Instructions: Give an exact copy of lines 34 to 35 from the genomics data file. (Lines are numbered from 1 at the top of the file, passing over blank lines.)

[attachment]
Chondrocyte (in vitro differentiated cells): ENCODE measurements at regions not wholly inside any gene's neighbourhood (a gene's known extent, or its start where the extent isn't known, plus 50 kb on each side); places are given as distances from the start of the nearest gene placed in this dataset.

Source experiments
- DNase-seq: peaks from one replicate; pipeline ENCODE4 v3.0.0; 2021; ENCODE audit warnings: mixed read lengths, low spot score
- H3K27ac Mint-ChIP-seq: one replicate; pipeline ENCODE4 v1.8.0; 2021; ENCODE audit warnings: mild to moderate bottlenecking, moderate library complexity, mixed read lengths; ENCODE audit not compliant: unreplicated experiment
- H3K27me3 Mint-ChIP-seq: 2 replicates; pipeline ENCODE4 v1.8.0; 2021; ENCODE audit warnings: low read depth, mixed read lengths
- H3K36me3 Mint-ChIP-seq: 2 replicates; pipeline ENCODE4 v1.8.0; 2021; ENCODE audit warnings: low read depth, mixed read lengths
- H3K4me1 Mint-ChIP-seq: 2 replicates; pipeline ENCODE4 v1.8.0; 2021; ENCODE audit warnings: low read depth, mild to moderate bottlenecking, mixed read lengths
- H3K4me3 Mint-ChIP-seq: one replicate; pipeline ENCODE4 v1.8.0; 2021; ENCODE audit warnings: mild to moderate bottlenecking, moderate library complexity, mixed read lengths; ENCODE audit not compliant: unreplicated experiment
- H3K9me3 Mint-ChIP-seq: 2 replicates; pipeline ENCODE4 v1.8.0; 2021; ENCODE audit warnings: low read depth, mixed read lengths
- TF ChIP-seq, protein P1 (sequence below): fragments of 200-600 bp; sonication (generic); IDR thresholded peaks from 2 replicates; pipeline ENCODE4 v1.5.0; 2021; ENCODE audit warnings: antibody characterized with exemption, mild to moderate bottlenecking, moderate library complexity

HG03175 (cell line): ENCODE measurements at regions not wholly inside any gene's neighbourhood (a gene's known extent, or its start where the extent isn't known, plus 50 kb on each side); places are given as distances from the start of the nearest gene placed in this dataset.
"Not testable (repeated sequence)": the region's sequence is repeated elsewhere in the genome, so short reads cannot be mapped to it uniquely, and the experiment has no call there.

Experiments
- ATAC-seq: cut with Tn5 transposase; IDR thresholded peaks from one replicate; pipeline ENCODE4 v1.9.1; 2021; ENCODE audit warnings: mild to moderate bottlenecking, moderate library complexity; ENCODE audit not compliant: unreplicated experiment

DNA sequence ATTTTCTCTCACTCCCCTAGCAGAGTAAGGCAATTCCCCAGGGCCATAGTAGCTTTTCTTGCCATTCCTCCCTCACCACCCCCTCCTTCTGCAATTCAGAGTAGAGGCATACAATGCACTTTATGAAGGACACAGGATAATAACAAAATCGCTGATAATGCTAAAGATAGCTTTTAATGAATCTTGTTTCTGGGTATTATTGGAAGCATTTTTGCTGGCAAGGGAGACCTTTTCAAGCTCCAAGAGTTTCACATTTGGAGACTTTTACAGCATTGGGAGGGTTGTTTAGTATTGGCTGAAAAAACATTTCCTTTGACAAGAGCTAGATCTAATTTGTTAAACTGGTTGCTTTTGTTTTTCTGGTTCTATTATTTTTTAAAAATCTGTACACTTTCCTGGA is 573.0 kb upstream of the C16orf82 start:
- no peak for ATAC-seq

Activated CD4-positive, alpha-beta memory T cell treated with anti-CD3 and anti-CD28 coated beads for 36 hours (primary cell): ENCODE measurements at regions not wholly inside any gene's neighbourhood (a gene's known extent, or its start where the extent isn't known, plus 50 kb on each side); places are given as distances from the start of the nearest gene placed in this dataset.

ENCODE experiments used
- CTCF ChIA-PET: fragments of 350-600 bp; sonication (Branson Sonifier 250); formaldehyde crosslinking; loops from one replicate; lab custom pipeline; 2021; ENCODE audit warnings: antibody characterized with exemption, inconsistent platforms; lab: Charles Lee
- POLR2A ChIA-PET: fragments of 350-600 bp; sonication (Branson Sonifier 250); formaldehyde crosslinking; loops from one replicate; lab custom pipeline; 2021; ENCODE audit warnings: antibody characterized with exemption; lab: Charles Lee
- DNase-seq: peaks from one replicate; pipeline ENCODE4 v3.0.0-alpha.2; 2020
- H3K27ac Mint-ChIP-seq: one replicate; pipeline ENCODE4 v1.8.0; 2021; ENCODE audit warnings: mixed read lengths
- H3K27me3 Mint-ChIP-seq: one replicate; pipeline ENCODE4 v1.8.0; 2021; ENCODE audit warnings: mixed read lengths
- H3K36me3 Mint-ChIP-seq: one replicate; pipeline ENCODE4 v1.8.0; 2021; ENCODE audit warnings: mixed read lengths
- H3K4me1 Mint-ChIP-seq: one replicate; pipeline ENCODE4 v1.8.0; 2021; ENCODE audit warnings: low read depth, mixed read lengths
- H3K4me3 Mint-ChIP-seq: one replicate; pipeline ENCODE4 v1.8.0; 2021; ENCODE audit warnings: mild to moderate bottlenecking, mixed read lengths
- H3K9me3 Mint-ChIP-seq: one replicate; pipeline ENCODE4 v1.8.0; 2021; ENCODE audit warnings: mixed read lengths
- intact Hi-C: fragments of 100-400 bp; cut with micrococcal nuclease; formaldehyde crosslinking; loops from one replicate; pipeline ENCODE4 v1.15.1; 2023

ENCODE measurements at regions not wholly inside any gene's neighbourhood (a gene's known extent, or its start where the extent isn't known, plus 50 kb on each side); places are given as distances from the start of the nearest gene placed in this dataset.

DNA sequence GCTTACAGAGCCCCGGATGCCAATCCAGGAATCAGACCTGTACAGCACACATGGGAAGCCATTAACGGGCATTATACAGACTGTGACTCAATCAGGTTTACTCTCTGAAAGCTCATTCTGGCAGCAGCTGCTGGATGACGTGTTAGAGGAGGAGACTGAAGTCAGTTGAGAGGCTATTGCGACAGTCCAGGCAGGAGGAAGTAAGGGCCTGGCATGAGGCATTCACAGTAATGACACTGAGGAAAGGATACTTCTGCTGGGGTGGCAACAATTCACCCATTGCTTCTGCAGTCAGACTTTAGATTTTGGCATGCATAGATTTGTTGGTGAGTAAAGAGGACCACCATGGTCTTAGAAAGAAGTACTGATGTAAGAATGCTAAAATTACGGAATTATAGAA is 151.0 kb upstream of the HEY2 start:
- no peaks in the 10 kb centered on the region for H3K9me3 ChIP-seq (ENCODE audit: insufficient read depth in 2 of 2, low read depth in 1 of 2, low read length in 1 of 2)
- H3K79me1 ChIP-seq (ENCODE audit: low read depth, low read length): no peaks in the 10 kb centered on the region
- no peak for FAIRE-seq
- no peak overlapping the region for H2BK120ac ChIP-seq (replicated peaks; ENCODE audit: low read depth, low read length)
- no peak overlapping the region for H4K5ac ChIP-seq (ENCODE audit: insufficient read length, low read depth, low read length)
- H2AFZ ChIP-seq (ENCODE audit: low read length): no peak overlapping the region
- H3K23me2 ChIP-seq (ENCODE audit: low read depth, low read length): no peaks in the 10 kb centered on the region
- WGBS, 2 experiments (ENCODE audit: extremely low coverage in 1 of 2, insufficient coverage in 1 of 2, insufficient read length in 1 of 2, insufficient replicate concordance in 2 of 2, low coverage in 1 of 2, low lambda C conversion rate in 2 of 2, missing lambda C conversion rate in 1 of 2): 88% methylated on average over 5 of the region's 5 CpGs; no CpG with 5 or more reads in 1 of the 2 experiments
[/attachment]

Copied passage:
- no peak overlapping the region for H2BK120ac ChIP-seq (replicated peaks; ENCODE audit: low read depth, low read length)
- no peak overlapping the region for H4K5ac ChIP-seq (ENCODE audit: insufficient read length, low read depth, low read length)